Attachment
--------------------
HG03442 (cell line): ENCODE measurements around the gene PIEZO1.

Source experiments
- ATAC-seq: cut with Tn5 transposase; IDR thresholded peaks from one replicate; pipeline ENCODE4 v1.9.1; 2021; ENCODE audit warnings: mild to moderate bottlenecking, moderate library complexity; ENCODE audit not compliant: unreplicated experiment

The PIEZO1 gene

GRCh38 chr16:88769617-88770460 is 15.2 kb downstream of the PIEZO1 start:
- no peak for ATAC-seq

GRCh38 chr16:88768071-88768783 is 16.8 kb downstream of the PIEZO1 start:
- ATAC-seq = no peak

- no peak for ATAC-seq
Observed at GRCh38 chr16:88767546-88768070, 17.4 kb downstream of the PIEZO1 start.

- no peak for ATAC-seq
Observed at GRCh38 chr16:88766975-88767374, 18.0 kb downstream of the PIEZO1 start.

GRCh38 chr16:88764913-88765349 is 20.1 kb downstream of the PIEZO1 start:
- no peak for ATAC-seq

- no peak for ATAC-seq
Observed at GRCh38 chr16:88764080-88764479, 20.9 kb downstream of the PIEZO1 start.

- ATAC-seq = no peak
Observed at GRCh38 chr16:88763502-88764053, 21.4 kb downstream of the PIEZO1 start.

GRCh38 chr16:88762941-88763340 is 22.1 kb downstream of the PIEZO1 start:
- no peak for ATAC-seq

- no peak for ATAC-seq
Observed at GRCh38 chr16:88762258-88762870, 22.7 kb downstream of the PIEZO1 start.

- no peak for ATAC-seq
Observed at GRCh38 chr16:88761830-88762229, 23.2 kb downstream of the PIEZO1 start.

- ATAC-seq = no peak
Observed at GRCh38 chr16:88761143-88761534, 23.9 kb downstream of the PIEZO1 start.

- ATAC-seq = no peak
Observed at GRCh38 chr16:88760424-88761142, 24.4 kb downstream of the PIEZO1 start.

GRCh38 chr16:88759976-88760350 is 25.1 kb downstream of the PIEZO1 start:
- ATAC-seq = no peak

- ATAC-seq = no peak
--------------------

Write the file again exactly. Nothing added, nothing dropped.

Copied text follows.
HG03442 (cell line): ENCODE measurements around the gene PIEZO1.

Source experiments
- ATAC-seq: cut with Tn5 transposase; IDR thresholded peaks from one replicate; pipeline ENCODE4 v1.9.1; 2021; ENCODE audit warnings: mild to moderate bottlenecking, moderate library complexity; ENCODE audit not compliant: unreplicated experiment

The PIEZO1 gene

GRCh38 chr16:88769617-88770460 is 15.2 kb downstream of the PIEZO1 start:
- no peak for ATAC-seq

GRCh38 chr16:88768071-88768783 is 16.8 kb downstream of the PIEZO1 start:
- ATAC-seq = no peak

- no peak for ATAC-seq
Observed at GRCh38 chr16:88767546-88768070, 17.4 kb downstream of the PIEZO1 start.

- no peak for ATAC-seq
Observed at GRCh38 chr16:88766975-88767374, 18.0 kb downstream of the PIEZO1 start.

GRCh38 chr16:88764913-88765349 is 20.1 kb downstream of the PIEZO1 start:
- no peak for ATAC-seq

- no peak for ATAC-seq
Observed at GRCh38 chr16:88764080-88764479, 20.9 kb downstream of the PIEZO1 start.

- ATAC-seq = no peak
Observed at GRCh38 chr16:88763502-88764053, 21.4 kb downstream of the PIEZO1 start.

GRCh38 chr16:88762941-88763340 is 22.1 kb downstream of the PIEZO1 start:
- no peak for ATAC-seq

- no peak for ATAC-seq
Observed at GRCh38 chr16:88762258-88762870, 22.7 kb downstream of the PIEZO1 start.

- no peak for ATAC-seq
Observed at GRCh38 chr16:88761830-88762229, 23.2 kb downstream of the PIEZO1 start.

- ATAC-seq = no peak
Observed at GRCh38 chr16:88761143-88761534, 23.9 kb downstream of the PIEZO1 start.

- ATAC-seq = no peak
Observed at GRCh38 chr16:88760424-88761142, 24.4 kb downstream of the PIEZO1 start.

GRCh38 chr16:88759976-88760350 is 25.1 kb downstream of the PIEZO1 start:
- ATAC-seq = no peak

- ATAC-seq = no peak